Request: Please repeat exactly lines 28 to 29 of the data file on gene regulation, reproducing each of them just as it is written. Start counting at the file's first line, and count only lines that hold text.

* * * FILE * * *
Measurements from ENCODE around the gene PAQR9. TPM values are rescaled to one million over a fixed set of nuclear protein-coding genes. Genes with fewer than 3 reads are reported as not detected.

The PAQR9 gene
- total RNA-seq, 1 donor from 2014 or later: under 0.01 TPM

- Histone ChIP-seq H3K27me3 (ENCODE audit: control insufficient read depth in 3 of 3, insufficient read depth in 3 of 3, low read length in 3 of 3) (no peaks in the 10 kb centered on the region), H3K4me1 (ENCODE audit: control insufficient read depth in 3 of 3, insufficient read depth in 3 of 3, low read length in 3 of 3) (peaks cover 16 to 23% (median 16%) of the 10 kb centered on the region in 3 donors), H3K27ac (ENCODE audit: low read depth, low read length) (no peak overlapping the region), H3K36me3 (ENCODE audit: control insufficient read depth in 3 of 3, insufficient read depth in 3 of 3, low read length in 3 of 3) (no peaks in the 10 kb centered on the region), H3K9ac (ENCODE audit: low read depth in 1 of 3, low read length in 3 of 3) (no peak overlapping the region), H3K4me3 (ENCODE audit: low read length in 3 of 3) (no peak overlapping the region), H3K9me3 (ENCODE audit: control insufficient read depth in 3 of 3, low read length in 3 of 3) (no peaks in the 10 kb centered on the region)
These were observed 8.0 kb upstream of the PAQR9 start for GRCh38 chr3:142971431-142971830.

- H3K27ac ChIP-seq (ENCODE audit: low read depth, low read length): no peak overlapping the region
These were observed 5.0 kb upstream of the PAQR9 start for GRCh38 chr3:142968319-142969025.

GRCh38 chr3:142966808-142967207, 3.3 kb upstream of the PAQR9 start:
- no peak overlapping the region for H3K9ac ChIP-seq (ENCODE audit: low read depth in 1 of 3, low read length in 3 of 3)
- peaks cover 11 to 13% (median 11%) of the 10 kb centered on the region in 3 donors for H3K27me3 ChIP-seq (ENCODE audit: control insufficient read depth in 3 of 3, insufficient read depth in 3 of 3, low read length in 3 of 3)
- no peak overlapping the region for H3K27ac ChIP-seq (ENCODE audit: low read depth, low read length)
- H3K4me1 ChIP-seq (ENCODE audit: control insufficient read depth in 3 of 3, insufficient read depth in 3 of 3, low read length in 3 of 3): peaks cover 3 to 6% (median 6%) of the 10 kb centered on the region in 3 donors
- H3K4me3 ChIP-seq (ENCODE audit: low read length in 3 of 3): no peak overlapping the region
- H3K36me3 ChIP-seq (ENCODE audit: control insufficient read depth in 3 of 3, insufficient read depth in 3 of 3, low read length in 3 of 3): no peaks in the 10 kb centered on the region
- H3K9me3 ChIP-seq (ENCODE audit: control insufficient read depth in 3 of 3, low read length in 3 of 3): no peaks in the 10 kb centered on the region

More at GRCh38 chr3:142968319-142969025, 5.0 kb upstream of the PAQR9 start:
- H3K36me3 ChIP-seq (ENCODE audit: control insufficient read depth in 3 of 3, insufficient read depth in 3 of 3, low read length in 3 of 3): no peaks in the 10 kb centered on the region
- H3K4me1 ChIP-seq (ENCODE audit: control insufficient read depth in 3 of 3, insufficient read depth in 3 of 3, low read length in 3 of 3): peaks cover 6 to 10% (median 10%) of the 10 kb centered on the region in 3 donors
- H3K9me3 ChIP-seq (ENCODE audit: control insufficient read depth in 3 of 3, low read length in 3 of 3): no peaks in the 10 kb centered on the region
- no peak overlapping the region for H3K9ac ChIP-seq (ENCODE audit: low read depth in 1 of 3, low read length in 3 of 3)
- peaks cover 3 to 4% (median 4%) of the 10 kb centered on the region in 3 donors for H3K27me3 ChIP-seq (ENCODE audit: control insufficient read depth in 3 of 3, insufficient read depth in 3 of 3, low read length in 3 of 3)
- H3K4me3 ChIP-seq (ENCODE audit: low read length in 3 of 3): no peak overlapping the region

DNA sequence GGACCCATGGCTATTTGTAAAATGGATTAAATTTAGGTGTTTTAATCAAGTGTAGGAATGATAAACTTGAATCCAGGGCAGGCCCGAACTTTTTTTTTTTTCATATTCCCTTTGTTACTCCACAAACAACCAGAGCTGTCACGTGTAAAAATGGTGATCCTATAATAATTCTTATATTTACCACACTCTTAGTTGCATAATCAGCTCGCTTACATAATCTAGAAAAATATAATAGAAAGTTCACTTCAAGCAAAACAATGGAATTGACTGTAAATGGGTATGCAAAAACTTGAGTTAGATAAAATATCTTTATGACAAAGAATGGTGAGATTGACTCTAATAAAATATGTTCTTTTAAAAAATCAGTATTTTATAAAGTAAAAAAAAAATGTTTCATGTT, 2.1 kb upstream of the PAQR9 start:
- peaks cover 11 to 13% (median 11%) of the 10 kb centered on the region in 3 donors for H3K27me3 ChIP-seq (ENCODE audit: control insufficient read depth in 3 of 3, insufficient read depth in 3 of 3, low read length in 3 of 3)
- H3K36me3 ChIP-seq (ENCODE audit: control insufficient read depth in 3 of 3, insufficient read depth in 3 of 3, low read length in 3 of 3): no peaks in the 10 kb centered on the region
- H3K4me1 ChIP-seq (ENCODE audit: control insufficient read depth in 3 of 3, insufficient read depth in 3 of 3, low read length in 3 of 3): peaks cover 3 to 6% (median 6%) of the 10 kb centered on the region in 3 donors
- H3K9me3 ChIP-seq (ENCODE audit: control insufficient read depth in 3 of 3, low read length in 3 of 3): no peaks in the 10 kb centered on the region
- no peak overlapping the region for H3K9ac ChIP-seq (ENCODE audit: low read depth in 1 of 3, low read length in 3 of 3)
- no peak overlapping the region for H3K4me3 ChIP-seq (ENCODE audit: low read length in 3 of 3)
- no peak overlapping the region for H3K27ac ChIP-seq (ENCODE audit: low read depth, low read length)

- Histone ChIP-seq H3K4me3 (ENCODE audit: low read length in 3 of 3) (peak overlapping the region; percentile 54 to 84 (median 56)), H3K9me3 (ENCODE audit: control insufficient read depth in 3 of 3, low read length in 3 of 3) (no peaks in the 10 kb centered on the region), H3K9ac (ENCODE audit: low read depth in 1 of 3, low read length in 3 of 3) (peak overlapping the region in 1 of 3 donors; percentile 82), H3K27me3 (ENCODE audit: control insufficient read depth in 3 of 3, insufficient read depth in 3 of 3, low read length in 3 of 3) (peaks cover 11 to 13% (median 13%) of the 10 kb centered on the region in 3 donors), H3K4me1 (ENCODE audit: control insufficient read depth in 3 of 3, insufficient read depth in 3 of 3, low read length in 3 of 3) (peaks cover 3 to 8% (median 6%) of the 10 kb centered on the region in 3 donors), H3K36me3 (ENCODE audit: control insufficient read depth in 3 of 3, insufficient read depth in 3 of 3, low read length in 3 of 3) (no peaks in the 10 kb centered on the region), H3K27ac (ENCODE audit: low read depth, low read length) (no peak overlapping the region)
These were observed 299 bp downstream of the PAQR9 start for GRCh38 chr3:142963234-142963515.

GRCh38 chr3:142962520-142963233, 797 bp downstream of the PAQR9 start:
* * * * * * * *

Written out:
- no peak overlapping the region for H3K9ac ChIP-seq (ENCODE audit: low read depth in 1 of 3, low read length in 3 of 3)
- no peak overlapping the region for H3K4me3 ChIP-seq (ENCODE audit: low read length in 3 of 3)